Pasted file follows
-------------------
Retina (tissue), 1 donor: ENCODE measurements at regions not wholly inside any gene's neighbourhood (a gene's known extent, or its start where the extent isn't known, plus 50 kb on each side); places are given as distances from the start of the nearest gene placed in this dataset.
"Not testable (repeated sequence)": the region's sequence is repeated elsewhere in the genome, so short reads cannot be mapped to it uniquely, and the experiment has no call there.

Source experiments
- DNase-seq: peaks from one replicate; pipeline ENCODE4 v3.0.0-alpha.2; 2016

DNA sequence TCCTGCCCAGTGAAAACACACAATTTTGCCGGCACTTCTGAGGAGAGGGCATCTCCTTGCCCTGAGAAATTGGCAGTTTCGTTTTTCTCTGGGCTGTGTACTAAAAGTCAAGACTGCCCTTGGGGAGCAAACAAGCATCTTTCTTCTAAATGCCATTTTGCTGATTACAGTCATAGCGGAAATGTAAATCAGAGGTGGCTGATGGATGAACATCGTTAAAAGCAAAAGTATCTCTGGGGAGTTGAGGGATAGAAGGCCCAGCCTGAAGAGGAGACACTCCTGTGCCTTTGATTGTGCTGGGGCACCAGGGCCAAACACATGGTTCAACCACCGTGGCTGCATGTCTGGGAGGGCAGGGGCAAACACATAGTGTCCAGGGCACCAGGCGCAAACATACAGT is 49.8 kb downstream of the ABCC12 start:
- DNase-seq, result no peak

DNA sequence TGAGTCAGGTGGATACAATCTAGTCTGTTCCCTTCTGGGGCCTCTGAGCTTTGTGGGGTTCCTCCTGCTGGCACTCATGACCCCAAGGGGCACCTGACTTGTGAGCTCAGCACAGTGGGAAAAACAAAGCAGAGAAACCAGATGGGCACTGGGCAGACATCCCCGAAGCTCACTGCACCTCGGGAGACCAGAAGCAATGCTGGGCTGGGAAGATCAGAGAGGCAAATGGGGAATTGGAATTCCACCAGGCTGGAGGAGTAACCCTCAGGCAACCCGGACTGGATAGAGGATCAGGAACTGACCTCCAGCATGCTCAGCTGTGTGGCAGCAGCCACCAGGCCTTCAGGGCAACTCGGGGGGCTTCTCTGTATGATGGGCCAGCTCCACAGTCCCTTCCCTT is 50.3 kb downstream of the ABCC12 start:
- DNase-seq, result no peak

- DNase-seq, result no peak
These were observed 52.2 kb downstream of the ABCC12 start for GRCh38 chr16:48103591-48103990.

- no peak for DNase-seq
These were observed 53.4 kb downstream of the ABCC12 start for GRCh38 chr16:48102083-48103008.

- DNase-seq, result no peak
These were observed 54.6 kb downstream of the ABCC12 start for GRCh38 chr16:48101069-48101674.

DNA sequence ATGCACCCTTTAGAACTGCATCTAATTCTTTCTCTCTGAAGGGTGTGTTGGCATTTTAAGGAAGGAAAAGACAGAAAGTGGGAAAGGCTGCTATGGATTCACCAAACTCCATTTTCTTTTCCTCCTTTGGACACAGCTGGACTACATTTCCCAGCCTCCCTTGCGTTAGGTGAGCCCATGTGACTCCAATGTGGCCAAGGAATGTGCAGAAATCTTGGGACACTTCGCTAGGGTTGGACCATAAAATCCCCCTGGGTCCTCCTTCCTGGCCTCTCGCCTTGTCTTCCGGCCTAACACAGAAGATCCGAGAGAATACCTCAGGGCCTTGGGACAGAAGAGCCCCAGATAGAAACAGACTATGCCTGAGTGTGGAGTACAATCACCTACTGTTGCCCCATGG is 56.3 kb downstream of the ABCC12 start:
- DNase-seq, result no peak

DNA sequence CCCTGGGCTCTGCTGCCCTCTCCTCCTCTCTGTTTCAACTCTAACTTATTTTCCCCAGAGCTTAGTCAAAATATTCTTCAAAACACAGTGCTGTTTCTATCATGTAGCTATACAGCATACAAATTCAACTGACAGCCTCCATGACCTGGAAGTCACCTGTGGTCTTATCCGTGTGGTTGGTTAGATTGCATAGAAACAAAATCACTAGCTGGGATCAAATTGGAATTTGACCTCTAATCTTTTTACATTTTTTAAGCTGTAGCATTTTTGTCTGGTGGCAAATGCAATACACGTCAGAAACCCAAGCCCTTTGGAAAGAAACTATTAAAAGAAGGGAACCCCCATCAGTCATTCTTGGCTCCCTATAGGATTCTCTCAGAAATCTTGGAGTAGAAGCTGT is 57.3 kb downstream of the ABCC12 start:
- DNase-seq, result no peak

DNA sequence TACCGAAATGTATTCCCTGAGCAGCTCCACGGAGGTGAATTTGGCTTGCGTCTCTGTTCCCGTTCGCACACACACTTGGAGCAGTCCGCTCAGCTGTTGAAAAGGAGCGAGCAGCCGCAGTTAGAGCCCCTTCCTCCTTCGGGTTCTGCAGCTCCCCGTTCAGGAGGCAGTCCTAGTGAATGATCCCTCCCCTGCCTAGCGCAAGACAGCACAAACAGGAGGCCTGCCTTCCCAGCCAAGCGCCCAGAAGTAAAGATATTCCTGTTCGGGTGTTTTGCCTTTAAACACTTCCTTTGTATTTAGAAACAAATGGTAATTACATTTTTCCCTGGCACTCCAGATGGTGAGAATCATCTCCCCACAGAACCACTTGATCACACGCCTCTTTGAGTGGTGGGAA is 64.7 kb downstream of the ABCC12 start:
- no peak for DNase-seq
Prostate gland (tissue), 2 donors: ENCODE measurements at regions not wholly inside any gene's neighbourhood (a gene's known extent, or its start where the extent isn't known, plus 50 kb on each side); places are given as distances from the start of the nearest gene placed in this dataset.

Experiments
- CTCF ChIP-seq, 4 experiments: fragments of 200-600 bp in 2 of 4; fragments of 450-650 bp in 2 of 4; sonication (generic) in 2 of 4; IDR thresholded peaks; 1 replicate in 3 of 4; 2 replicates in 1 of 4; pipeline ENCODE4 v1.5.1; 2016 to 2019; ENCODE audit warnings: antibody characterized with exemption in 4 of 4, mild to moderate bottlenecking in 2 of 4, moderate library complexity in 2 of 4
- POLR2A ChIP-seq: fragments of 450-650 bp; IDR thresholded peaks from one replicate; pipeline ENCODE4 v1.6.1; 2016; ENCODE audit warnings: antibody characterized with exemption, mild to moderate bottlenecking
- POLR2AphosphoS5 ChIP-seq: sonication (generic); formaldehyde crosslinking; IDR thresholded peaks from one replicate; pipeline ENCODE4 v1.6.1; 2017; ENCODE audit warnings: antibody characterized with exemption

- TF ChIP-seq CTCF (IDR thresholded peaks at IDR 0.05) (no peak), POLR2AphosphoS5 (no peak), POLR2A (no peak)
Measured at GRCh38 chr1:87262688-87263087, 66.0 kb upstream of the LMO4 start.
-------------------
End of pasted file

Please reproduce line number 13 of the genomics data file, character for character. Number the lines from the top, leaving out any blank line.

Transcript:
- DNase-seq, result no peak